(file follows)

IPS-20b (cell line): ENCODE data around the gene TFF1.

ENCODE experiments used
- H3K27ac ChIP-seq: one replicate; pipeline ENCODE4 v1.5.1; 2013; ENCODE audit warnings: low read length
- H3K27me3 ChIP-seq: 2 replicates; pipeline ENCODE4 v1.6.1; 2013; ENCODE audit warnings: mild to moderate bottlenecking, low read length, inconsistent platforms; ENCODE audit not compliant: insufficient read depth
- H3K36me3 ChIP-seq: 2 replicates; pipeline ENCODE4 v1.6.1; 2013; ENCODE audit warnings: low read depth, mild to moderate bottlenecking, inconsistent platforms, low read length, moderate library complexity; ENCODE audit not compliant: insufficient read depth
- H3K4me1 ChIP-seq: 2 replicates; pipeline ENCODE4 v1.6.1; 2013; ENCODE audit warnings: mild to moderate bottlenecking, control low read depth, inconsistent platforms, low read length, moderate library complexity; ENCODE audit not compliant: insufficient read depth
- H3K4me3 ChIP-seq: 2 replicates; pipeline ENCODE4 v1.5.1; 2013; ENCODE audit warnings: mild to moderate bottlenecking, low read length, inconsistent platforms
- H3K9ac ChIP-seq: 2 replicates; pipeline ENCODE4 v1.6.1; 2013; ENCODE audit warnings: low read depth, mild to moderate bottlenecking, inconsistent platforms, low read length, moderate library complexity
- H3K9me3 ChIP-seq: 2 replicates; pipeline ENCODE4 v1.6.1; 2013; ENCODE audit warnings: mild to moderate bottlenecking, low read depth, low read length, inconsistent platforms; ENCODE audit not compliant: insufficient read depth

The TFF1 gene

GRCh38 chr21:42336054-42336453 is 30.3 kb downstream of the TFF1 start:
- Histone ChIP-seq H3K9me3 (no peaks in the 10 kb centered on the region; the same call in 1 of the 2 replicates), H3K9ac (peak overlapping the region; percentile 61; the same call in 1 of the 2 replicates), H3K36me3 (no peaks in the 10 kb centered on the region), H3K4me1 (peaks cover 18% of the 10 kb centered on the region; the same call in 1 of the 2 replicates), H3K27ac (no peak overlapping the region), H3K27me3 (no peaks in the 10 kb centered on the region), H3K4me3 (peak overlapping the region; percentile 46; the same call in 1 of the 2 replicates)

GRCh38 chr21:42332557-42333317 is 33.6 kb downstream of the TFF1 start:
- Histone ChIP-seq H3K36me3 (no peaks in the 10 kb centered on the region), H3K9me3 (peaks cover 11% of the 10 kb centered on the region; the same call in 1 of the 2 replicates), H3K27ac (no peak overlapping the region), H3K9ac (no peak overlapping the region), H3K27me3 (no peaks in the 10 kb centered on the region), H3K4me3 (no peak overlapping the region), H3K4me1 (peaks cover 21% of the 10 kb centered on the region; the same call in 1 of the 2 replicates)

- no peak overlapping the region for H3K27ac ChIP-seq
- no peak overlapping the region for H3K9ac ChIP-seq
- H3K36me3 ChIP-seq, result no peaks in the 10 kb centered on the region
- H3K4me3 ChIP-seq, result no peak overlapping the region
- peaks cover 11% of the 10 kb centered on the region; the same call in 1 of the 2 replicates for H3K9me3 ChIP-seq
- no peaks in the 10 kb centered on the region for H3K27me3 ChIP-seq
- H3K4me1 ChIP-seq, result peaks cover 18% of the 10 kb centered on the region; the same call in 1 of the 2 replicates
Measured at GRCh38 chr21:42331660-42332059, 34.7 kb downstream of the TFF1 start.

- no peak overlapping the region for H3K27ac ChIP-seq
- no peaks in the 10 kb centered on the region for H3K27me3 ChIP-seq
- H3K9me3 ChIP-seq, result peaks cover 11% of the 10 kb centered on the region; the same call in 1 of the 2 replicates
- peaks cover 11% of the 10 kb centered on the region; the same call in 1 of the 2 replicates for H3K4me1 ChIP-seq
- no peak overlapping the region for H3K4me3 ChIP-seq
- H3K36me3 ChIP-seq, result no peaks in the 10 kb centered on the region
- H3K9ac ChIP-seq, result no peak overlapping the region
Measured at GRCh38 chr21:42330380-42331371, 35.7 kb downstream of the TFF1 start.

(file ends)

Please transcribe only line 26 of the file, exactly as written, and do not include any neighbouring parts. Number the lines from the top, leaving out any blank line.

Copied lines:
- peaks cover 11% of the 10 kb centered on the region; the same call in 1 of the 2 replicates for H3K4me1 ChIP-seq